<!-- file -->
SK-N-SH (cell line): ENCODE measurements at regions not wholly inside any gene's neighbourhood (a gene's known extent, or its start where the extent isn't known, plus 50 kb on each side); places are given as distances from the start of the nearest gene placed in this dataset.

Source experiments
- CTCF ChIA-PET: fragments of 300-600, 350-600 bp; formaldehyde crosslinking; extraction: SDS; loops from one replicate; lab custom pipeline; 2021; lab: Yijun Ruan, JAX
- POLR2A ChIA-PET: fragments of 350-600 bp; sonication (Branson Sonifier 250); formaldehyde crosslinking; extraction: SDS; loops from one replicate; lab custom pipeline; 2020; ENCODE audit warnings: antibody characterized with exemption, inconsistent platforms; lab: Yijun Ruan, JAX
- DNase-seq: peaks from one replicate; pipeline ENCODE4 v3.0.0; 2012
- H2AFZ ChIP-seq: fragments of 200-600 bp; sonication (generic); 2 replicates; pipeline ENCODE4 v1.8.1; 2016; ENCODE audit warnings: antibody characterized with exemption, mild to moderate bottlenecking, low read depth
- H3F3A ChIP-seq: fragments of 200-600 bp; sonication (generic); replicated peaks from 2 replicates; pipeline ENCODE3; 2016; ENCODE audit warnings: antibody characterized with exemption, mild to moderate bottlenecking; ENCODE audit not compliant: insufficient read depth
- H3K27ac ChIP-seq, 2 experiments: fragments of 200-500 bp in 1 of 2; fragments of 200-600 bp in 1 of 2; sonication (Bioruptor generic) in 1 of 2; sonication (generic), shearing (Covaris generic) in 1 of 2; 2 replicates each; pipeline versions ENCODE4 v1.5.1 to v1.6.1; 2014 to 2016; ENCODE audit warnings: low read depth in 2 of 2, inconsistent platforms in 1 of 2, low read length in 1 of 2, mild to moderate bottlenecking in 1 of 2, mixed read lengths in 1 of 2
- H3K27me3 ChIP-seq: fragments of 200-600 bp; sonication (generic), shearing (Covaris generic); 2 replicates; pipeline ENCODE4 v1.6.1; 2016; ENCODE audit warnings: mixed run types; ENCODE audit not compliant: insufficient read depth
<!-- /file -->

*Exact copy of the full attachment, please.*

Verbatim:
SK-N-SH (cell line): ENCODE measurements at regions not wholly inside any gene's neighbourhood (a gene's known extent, or its start where the extent isn't known, plus 50 kb on each side); places are given as distances from the start of the nearest gene placed in this dataset.

Source experiments
- CTCF ChIA-PET: fragments of 300-600, 350-600 bp; formaldehyde crosslinking; extraction: SDS; loops from one replicate; lab custom pipeline; 2021; lab: Yijun Ruan, JAX
- POLR2A ChIA-PET: fragments of 350-600 bp; sonication (Branson Sonifier 250); formaldehyde crosslinking; extraction: SDS; loops from one replicate; lab custom pipeline; 2020; ENCODE audit warnings: antibody characterized with exemption, inconsistent platforms; lab: Yijun Ruan, JAX
- DNase-seq: peaks from one replicate; pipeline ENCODE4 v3.0.0; 2012
- H2AFZ ChIP-seq: fragments of 200-600 bp; sonication (generic); 2 replicates; pipeline ENCODE4 v1.8.1; 2016; ENCODE audit warnings: antibody characterized with exemption, mild to moderate bottlenecking, low read depth
- H3F3A ChIP-seq: fragments of 200-600 bp; sonication (generic); replicated peaks from 2 replicates; pipeline ENCODE3; 2016; ENCODE audit warnings: antibody characterized with exemption, mild to moderate bottlenecking; ENCODE audit not compliant: insufficient read depth
- H3K27ac ChIP-seq, 2 experiments: fragments of 200-500 bp in 1 of 2; fragments of 200-600 bp in 1 of 2; sonication (Bioruptor generic) in 1 of 2; sonication (generic), shearing (Covaris generic) in 1 of 2; 2 replicates each; pipeline versions ENCODE4 v1.5.1 to v1.6.1; 2014 to 2016; ENCODE audit warnings: low read depth in 2 of 2, inconsistent platforms in 1 of 2, low read length in 1 of 2, mild to moderate bottlenecking in 1 of 2, mixed read lengths in 1 of 2
- H3K27me3 ChIP-seq: fragments of 200-600 bp; sonication (generic), shearing (Covaris generic); 2 replicates; pipeline ENCODE4 v1.6.1; 2016; ENCODE audit warnings: mixed run types; ENCODE audit not compliant: insufficient read depth